To a large extent, how and when America leaves Iraq will depend on Iraq’s elected leaders. Iraq’s national parliament is a monument to the success of the U.S.’s nation-building efforts. It’s rare for a correspondent in the region to have an opportunity to meet so many politicians of such opposing views so quickly and so amicably, drinking tea and eating sesame cookies from the same canteen. Good luck doing that in Syria. But there’s a reason Iraq’s politicians are easy for a reporter to meet: most of them rarely leave the security bubble of the fortified International Zone, the miniature government city-state within Baghdad. The parliament is much harder to reach if you are an average Iraqi trying to get through many security checkpoints. And such is the fear Iraqi politicians have of their countrymen that there are no Arab Iraqi state forces inside the International Zone. The only Iraqis are Kurdish peshmerga forces, which are considered more difficult for insurgents to infiltrate. The rest are either U.S. soldiers or foreign civilian security contractors.
Moreover, start asking questions of Iraq’s politicians, and the veneer of national unity wears thin. The new electoral system created ethnic and sectarian political blocs that are pulling the country apart. Most of the Arab political parties, for example, suspect that the Kurds are preparing to expel Arabs from contested areas in Mosul and Kirkuk.
The next U.S. President will discover, however, that one thing unites most of Iraq’s politicians. Awkwardly, that is opposition to the Status of Forces Agreement (SOFA), the understanding that would formalize and legalize the continued presence of U.S. forces on Iraqi soil. In late October, when the Bush Administration leaked a draft of SOFA that it had worked out with Prime Minister Nouri al-Maliki’s government, his Cabinet demanded a renegotiation. No particular provision seems to be objectionable so much as the agreement itself: it is practically political suicide for an Iraqi politician to be seen authorizing the U.S. occupation. So now the U.S. is stuck in a game of chicken with the Iraqi government. “We are telling them they are not going to get a better deal,” says the senior American diplomat. “I don’t think the situation is ready [for us] to walk out the door and leave the Iraqis on their own. But if that’s what the Iraqis want, we have no choice.”
However long U.S. soldiers stay in Iraq, they will largely be out of the war-fighting game, focusing mainly on training the Iraqi army. Will that be enough to prevent Iraq from slipping back into sectarian civil war? Cautious optimists hope so. “Iraq is well on its way to becoming a normal Middle Eastern country, with all the good and the bad that that implies,” says John Nagl, a retired Army officer who helped General David Petraeus draft the Army’s new counterinsurgency manual. “As long as Iraq stays Page 26 news, that’s O.K.” But if anything goes wrong, it’s going to be tough to handle. “We put ourselves in the position of fighting two wars simultaneously, and that’s leading to competing demands for scarce resources,” says Nagl.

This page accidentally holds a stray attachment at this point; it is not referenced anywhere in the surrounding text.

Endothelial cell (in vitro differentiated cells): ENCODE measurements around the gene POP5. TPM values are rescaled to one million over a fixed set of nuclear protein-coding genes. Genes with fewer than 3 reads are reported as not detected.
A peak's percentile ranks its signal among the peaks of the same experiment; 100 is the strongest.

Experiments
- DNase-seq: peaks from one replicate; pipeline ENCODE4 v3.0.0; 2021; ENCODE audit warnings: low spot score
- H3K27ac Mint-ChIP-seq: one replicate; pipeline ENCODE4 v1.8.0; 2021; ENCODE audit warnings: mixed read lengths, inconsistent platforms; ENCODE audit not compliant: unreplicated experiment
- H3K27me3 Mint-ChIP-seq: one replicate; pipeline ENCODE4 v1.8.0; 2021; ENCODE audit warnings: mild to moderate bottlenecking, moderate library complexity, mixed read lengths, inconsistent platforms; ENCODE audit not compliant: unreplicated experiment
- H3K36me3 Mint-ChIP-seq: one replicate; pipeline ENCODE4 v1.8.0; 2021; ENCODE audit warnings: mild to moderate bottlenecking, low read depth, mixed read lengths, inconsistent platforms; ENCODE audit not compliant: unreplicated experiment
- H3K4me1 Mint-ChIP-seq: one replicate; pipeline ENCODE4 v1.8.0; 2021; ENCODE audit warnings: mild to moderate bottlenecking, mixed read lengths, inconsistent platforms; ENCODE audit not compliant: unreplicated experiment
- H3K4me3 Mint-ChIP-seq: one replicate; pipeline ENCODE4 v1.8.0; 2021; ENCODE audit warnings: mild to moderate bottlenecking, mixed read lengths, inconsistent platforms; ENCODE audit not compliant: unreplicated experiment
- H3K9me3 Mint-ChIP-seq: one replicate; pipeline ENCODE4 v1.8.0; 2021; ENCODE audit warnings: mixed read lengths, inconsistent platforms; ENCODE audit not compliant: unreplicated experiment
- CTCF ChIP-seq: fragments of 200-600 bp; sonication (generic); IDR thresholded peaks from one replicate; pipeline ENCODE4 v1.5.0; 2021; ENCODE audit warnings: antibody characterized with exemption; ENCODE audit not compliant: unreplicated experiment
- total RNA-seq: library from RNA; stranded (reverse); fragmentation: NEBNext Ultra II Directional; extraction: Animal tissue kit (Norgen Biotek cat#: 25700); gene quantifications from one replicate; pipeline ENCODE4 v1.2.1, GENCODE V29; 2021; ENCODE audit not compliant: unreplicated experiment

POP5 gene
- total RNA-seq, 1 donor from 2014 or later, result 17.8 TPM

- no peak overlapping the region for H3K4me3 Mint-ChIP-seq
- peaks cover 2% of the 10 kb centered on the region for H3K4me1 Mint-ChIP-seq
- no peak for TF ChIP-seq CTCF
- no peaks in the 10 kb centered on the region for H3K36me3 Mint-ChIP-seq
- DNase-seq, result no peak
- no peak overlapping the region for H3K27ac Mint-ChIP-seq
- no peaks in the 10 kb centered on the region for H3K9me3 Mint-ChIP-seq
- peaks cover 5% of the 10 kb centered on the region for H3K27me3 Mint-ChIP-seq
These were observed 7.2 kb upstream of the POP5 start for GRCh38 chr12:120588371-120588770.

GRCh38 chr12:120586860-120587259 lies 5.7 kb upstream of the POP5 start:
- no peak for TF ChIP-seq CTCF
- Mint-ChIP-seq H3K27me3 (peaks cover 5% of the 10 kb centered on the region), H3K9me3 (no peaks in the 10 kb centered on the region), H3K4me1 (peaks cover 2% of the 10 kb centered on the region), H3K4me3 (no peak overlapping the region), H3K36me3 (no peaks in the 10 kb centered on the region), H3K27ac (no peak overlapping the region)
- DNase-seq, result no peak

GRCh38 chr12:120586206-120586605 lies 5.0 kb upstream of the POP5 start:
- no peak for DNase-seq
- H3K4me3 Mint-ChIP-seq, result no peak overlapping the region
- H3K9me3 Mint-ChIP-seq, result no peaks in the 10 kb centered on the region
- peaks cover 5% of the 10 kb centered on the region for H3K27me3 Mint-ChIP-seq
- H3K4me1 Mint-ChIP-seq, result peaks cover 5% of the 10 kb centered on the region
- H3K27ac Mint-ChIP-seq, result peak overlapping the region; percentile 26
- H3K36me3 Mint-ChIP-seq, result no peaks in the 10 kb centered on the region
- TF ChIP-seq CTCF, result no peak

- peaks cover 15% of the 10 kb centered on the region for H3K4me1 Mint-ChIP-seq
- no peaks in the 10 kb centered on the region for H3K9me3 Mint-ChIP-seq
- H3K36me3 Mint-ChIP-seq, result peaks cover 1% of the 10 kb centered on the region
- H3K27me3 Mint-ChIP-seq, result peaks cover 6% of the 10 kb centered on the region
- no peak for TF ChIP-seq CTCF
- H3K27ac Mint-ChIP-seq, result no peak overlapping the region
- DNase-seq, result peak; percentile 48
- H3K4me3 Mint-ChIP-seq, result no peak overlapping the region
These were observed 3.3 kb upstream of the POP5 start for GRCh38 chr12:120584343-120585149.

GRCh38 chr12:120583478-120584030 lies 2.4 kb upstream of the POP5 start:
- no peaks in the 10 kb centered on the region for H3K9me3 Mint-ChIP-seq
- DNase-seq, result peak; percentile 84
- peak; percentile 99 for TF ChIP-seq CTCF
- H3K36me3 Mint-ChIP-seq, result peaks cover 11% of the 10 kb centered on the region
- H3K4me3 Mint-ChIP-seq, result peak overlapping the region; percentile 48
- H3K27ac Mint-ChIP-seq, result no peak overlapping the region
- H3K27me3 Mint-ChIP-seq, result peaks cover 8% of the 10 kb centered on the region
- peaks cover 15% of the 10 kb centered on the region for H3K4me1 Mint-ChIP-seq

Both the success of the surge and the challenges awaiting Iraq are visible in Dora, a neighborhood in southern Baghdad that was the scene of some of the worst urban violence during Iraq’s dark days. When Lieut. Colonel Ali Abbas Hamad, deputy commander of an Iraqi police brigade, first deployed in Dora in the summer of 2007, most of the neighborhood’s Christians had been driven from their homes by jihadis and militias, and the residents that remained didn’t dare leave their homes. “There wasn’t a car in sight,” Hamad told TIME. “The only person I saw fired an RPG [rocket-propelled grenade] at me.” With the help of U.S. soldiers, the police began taking back the streets and now patrol them on their own. Stores are open, and a church is once again celebrating Mass. But Hamad said he never could have done the job without the help of a local Awakening group that the government is disbanding, concerned that the loyalties of its members are uncertain. Hamad thinks this is a mistake. “Some of these people helped al-Qaeda [only] because they needed the funds,” he said. “All they have known for four years is war. If the government doesn’t treat them with respect and help give them jobs, they will go back to war.”
It is a familiar tale. What Dora wants and needs most is reliable electricity and water. Yet Hamad says not a single government official has shown up in Dora while he has worked here. “Our officials only care about themselves,” he said, in the sort of resigned phrase that should depress any U.S. leader. “They are only in power for four years so they make as much money as they can and then plan to flee the country. What we need is a dictator.”
If one comes, there’s a palace waiting for him.